We have examined with care the judge's entire instruction to the jury at the trial in 1982 and, without needlessly quoting further from the many relevant passages in the judge's charge, we are persuaded that there was no violation of Sandstrom principles. See Commonwealth v. Blake, 409 Mass. at 151, 154, a case involving a similar charge to the jury.
Finally, the defendant argues that the judge erroneously instructed the jury that voluntary intoxication could not be considered in determining guilt or innocence. The argument has no merit. This case was tried in 1982; Commonwealth v. Henson, 394 Mass. 584 (1985), was not decided until three years later. In 1982, the charge given by the judge was the law of the Commonwealth. See Commonwealth v. Sheehan, 376 Mass. 765 , 774 (1978). Henson announced a new rule, permitting voluntary intoxication to be taken into account in determining whether the Commonwealth has proved specific intent beyond a reasonable doubt. Commonwealth v. Robinson, 408 Mass. 245 , 247 n.2 (1990). The Henson rule is not applied retroactively "because the rule . . . [is] not `central to an accurate determination of the defendant's innocence or guilt.'" Commonwealth v. Gilday, 409 Mass. 45 , 47-48
(1991), quoting from Commonwealth v. Robinson, supra at 248.
Order denying motion for new trial affirmed.
[Note 1] The underlying difficulty, in cases in which specific intent is an element of the crime, is the practice of trial judges to explain specific intent by contrasting it to the idea of "general intent." Under this practice, "general intent" is commonly defined as conduct undertaken "unconsciously . . . a reflex action, such as sitting down in a chair or walking up stairs." See, e.g., the judge's instructions quoted in Commonwealth v. Blake, 409 Mass. at 150-151. However, "general intent," when defined in this fashion, does not refer to any mental state which is required for the conviction of a crime, and the use of a noncriminal "general intent" to explain the specific intent required for certain crimes is unnecessary and confusing.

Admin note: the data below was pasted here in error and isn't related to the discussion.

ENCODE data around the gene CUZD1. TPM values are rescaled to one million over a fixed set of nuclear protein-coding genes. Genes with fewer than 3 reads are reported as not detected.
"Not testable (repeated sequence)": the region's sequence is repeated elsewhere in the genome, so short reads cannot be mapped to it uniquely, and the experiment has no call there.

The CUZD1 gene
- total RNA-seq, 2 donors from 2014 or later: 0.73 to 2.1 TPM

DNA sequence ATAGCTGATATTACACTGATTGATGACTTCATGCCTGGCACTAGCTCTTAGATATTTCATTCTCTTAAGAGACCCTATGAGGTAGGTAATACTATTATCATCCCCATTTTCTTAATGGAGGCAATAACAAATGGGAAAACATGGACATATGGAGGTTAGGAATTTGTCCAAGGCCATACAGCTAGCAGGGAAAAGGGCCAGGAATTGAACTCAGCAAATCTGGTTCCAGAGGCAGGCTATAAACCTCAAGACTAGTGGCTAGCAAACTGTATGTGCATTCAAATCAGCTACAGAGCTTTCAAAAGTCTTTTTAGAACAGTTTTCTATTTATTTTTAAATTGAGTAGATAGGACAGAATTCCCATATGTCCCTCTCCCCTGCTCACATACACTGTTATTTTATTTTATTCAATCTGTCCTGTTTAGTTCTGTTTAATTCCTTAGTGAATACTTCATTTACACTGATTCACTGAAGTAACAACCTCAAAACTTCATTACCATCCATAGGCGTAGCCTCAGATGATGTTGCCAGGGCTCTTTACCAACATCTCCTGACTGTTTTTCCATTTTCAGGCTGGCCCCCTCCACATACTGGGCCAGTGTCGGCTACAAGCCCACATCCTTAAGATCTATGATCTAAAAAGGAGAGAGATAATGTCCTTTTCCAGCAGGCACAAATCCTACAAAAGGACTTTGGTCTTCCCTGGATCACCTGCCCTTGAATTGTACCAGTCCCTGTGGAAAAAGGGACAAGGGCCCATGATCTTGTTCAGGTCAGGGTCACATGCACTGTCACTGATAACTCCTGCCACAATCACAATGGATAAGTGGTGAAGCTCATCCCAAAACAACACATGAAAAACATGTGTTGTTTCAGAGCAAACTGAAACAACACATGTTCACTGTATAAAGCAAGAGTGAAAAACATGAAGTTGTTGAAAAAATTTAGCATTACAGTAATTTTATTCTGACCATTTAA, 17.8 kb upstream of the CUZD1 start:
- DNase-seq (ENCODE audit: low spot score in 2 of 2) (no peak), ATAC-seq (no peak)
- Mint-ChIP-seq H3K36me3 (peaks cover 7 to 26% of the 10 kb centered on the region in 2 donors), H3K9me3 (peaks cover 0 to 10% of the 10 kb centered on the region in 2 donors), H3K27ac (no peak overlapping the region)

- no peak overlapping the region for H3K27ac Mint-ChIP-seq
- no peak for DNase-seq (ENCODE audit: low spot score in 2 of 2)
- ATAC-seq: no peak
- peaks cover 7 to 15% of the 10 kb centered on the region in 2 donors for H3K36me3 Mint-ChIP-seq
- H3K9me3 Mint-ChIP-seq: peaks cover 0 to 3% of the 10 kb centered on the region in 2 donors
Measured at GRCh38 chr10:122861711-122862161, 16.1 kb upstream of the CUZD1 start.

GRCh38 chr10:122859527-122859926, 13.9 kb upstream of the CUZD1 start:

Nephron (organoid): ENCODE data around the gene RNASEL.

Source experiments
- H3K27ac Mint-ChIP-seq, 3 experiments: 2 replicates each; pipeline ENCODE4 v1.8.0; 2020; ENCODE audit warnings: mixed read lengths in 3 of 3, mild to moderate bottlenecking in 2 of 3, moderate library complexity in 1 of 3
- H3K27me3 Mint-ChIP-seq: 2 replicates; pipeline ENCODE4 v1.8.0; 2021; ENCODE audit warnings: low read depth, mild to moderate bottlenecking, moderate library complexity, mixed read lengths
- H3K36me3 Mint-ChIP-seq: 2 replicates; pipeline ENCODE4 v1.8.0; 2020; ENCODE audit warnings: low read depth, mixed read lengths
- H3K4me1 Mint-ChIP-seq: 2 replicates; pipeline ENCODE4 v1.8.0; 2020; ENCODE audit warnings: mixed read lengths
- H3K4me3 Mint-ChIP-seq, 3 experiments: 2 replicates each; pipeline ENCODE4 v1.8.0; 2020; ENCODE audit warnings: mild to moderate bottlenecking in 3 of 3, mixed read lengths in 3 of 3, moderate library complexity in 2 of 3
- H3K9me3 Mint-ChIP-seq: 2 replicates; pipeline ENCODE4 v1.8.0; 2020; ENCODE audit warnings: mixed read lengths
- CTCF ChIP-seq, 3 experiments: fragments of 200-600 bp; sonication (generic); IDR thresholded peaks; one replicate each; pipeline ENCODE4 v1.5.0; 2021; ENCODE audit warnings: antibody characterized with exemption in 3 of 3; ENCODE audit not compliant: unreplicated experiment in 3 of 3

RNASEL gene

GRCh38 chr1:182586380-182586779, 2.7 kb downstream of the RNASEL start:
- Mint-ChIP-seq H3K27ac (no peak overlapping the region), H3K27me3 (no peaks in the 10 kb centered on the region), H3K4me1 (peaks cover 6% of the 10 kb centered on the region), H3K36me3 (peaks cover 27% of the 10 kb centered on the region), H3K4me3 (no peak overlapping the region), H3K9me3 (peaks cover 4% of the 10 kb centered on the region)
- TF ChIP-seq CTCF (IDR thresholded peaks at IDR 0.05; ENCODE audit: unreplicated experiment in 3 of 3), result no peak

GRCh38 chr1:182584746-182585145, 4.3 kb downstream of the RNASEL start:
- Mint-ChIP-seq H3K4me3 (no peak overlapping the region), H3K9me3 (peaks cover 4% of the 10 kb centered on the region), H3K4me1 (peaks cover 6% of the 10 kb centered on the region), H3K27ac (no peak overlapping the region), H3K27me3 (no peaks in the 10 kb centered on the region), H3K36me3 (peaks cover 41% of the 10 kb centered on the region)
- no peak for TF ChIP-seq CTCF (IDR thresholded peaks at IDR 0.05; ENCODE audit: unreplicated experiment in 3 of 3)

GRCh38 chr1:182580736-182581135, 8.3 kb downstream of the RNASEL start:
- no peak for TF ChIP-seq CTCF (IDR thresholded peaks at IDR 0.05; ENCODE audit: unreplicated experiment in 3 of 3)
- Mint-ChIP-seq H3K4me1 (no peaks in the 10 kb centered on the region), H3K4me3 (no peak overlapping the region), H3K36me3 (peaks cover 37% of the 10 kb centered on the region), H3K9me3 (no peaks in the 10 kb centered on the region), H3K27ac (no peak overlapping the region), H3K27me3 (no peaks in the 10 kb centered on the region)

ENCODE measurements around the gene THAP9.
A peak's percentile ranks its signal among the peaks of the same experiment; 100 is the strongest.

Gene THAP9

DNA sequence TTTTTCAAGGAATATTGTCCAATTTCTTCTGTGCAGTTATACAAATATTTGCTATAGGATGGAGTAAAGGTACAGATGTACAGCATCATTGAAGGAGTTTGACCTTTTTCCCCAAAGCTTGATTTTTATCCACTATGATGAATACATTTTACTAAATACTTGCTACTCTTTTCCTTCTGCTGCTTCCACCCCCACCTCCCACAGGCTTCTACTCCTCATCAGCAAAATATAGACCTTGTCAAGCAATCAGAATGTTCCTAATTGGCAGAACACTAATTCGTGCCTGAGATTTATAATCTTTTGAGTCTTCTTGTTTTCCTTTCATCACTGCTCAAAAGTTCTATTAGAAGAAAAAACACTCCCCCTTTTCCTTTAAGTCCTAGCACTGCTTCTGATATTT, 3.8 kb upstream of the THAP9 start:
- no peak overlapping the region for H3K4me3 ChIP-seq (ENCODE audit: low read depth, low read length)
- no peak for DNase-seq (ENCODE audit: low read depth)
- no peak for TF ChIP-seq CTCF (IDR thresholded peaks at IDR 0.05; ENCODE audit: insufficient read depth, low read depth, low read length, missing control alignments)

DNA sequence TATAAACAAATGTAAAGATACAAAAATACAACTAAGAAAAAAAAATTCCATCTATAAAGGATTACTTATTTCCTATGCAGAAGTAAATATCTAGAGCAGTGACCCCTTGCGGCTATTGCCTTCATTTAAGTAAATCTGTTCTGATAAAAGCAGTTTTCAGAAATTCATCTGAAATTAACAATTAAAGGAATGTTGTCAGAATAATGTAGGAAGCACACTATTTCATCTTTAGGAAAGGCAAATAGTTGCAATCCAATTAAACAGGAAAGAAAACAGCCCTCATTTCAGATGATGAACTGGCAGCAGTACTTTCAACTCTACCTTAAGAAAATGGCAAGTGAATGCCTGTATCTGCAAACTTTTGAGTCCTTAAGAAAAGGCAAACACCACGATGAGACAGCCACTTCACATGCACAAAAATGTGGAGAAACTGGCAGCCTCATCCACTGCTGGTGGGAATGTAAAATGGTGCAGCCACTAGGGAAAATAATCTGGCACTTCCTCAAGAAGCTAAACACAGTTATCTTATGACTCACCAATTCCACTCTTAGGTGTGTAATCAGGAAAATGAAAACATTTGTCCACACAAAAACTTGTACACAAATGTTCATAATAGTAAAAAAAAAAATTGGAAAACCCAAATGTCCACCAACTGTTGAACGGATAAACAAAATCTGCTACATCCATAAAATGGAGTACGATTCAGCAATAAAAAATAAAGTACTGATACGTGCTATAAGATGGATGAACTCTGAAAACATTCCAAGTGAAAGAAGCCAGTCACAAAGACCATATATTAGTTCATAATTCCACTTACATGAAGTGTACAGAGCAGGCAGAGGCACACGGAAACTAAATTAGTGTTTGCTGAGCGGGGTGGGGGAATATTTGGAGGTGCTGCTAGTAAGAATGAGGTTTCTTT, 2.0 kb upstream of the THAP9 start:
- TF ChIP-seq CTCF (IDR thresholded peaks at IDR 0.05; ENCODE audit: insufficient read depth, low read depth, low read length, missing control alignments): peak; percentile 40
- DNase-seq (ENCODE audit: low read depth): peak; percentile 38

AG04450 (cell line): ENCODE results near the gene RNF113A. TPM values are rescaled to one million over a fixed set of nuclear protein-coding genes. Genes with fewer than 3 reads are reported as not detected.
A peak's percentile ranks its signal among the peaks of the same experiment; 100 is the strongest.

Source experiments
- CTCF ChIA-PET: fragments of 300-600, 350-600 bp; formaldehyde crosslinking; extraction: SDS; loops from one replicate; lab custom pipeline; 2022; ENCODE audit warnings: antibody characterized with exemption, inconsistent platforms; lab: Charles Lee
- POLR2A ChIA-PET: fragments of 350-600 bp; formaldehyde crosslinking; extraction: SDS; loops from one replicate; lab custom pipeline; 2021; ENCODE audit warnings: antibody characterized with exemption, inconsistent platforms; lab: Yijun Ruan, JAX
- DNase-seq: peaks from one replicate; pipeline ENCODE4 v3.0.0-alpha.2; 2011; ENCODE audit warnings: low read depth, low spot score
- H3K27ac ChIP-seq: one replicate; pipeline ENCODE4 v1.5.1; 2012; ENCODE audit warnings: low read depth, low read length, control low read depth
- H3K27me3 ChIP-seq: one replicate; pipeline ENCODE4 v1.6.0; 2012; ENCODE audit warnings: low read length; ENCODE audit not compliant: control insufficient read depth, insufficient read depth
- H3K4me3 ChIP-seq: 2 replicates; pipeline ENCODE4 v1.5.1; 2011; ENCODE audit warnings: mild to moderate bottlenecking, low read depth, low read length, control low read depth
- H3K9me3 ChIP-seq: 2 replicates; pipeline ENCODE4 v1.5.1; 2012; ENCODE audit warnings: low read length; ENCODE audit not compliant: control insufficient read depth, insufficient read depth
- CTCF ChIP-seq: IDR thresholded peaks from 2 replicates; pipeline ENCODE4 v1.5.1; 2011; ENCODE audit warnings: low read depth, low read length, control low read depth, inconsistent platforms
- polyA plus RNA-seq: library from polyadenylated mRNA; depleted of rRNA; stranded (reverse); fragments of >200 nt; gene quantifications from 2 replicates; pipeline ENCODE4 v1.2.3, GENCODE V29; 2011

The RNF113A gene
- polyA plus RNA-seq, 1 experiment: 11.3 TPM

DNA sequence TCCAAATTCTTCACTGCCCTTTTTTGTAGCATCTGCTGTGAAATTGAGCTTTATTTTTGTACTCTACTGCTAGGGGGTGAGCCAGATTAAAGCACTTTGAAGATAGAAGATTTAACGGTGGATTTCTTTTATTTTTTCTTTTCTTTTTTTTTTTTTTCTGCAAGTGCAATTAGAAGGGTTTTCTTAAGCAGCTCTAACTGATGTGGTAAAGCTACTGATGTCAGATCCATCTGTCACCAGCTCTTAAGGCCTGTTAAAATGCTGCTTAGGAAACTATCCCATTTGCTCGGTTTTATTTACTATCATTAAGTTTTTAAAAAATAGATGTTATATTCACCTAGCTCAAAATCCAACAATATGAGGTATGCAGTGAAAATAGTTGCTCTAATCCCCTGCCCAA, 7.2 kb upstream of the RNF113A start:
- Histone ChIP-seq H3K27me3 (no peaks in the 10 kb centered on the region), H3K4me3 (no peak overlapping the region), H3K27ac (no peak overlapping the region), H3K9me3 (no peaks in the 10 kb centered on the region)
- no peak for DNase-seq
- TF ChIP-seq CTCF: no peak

[Note 2] The "general intent" referred to by the judge is different from general criminal intent, or scienter, required for all crimes other than public welfare offenses and specific intent crimes. Scienter has been described as a "blameworthy condition of the mind." Commonwealth v. Buckley, 354 Mass. 508 , 511-512 (1968).
[Note 3] "Specific intent" is intended to emphasize a particular state of mind at the time of the conduct in question. See, e.g., Commonwealth v. Blake, supra at 151 (a "focused . . . purpose"). See, however, Commonwealth v. Richards, 363 Mass. 299 , 307 n.3 (1973)(where Kaplan, J., referring to "specific" as a modifier of intent, wrote that "the characterization does not facilitate analysis"); Commonwealth v. Henson, 394 Mass. 584 , 594 (1985) (Hennessey, C.J., concurring) ("`specific intent' may not have clear meaning to all judges and lawyers"). See also Model Penal Code Section 2.02, comment 2 (1962) (describing "specific intent" as an "awkward concept").